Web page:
Combating drug addiction has always been an issue for nations as drugs keep pouring in through cartels that target wealthy countries where the populace wants to indulge and governments that have economic downtrodden where the citizens want to forget about the squalor that is their lives. At any rate, it has led to violence, cartels gaining power and influence, death due to overdoses and complications faced by drug users in regards to their relationship, effects that drugs have on their bodies and withdrawals of not taking drugs when they try to get away from the grasp of addiction.
This ‘War On Drugs’ popularised in the U.S. has led to many nations cracking down on suppliers and drug users alike. Like The Philippines, where the police force, when suspecting or catching someone smocking drugs, have the right to shoot the users on sight and the U.S. jails and persecutes drug takers for 5-10 years imprisonment. Contrary to this stands E.U. countries, especially Portugal, have decriminalised drug consumption and humanised drug addiction in their country.
Portugal is regarded for its liberal policy of dealing with drug addiction. It has had the most success in reducing drug-related death and violence and rehabilitating addicts. The changes in the system were created when law enforcement was practised to control the terrifying drug crisis the country faced in the 1990s. One hundred thousand people, equivalent to 1% of Portugal’s population at that time, were addicted to hard drugs, many heroin. Within a decade after it was decided to drop charges on the consumption of drugs, the number of addicts in the nation was halved. 90% of the money that was spent in policing drug consumption was now used for treatment and prevention, with only 10% from that point on required for policing cases of addiction.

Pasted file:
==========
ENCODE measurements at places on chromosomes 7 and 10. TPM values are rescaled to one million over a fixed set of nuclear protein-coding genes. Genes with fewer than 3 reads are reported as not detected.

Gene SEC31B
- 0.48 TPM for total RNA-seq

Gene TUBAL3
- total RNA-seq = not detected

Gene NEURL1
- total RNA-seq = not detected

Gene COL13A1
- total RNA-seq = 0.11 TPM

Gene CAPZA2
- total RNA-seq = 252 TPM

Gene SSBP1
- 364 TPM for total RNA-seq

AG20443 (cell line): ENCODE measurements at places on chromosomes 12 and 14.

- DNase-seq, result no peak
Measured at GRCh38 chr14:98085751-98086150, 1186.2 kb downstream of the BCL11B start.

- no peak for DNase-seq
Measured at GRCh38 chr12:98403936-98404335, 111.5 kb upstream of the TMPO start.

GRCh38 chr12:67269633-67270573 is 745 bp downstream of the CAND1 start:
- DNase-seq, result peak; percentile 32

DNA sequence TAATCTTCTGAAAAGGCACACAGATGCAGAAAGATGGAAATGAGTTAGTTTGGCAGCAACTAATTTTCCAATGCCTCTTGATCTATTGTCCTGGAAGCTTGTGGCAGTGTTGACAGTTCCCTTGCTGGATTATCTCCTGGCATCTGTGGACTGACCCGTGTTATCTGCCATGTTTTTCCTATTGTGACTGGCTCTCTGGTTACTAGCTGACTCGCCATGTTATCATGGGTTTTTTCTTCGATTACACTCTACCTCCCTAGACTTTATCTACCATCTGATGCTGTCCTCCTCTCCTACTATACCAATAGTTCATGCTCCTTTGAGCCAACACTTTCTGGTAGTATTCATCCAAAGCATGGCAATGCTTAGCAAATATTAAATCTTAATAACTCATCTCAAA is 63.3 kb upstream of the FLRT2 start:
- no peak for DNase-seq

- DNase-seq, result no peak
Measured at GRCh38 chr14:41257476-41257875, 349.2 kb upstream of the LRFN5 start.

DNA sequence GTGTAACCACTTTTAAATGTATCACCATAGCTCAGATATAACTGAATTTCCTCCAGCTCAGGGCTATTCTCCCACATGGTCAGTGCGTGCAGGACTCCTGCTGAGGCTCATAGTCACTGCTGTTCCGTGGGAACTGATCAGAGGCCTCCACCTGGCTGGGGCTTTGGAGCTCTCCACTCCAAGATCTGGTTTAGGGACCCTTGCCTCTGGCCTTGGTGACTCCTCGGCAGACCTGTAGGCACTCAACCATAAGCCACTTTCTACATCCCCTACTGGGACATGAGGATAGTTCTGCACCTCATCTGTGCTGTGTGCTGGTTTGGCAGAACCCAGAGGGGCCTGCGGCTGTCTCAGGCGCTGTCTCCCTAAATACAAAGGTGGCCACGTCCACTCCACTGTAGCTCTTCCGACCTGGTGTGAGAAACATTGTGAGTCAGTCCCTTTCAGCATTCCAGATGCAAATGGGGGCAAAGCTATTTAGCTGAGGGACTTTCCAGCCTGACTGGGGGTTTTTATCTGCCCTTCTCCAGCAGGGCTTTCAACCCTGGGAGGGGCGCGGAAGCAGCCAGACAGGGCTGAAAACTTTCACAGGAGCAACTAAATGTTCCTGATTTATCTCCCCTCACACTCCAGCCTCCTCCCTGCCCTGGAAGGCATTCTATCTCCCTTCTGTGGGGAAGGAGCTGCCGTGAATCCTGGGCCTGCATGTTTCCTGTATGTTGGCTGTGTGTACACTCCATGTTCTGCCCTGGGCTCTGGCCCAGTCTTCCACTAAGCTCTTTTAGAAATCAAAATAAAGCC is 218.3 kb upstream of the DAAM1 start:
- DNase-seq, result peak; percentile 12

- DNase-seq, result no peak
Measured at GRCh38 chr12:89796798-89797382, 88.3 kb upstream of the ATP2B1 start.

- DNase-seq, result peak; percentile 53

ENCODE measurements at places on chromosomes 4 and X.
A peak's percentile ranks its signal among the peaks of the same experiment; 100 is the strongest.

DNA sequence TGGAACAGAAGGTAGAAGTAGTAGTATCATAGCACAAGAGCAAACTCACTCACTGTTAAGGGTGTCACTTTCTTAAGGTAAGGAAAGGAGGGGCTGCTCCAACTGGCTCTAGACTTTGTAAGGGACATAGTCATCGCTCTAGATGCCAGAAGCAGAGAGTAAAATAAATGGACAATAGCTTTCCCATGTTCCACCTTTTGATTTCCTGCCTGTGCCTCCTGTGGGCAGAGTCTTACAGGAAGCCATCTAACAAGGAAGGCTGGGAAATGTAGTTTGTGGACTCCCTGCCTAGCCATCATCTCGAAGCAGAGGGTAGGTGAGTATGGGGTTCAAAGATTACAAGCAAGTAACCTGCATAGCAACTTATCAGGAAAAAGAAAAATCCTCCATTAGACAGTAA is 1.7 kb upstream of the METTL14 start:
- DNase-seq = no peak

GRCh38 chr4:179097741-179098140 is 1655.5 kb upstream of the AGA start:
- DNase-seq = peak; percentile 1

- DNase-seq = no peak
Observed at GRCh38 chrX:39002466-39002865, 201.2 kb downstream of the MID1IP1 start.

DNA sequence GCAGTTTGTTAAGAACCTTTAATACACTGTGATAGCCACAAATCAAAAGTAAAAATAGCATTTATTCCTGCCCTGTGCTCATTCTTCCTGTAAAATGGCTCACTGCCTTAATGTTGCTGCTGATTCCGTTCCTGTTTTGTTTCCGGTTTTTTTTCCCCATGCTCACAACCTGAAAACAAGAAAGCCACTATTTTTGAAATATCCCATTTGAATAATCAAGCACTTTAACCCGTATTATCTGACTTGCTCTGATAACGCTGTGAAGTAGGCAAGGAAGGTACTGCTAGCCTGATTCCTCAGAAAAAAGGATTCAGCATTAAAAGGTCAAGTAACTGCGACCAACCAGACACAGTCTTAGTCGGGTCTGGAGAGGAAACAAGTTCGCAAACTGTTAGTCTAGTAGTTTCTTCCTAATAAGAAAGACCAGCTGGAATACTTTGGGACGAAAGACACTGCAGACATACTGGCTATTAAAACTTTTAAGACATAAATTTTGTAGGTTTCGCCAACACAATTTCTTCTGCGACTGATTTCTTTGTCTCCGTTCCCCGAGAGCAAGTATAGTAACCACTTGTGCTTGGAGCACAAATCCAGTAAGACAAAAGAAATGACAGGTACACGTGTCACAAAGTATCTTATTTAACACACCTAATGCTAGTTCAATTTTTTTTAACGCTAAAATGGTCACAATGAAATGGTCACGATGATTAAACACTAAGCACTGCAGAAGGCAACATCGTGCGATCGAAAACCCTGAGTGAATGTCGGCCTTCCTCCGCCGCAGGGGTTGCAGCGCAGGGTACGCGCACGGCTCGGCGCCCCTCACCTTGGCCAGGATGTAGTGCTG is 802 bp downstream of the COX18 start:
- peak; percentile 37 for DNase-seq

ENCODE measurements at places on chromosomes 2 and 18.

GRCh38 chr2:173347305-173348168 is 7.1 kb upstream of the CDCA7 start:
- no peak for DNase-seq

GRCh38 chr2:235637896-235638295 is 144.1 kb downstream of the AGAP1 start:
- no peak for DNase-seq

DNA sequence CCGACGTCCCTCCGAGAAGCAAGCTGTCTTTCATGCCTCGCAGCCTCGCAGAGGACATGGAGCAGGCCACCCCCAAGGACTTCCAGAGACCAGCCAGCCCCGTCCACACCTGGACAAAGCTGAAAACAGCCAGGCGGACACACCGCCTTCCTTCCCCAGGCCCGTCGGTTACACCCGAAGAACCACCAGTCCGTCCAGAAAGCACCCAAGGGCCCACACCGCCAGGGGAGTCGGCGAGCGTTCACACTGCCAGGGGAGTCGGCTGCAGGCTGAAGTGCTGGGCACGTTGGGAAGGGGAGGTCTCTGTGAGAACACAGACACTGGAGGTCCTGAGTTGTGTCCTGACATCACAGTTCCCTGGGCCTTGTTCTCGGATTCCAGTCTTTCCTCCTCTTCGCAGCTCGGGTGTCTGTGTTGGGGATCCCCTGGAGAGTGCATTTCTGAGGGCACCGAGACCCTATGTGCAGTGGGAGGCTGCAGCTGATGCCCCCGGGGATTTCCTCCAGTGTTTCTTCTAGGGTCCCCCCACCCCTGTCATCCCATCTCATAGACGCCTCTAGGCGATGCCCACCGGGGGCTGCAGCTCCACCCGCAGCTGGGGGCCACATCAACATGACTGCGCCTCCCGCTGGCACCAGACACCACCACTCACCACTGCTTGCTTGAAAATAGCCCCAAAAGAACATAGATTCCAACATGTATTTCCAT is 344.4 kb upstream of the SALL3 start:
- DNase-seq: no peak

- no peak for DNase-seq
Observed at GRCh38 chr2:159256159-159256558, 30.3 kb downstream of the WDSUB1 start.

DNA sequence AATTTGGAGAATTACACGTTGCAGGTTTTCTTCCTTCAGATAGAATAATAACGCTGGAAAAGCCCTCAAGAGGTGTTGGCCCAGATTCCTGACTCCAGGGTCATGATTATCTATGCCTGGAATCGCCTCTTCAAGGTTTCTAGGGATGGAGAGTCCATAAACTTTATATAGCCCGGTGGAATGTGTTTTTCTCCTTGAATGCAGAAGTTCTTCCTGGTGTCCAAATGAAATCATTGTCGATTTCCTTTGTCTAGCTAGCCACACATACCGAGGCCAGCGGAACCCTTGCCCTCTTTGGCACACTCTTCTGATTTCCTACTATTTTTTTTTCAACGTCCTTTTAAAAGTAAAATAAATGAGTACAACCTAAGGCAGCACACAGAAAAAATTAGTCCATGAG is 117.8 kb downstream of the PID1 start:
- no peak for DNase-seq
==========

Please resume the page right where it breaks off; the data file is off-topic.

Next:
Portugal’s system, instead of punishing users of drug addiction, treats the addiction as a disease, a health problem that clings on to addicts instead of making addiction a crime. The handling of drug addicts is based on reduction treatments and rehabilitation. The authorities police drug traffickers and the sale of drugs, but the users of drugs will not be criminally recorded or have to face the justice system. Portuguese men and women caught doing drugs in the street of Lisbon have to appear before therapeutic conversations in Lisbon’s dissuasion system, where a trained sociologist acts as an early intervention system.
The addict’s punishment was a warning and an offer to learn more about rehab camps. Out of 1/10, people asked to have this conversation have severe addictions, and this calm way of managing the addict helps them easily integrate themselves into rehab centres for treating their addictions. According to the sociologist at the preventative centre increasing penalties and fines will neither help the addicts to find their way back to civilisation nor it will decrease drug consumption.
Further help is lent out to drug addicts with vans that venture into a more vulnerable and economically fragile region of Portugal. Carrying supplies for detoxing, subduing addictions and sometimes the addict’s drugs in small quantities to make sure they don’t die by injecting a dosage that is impure.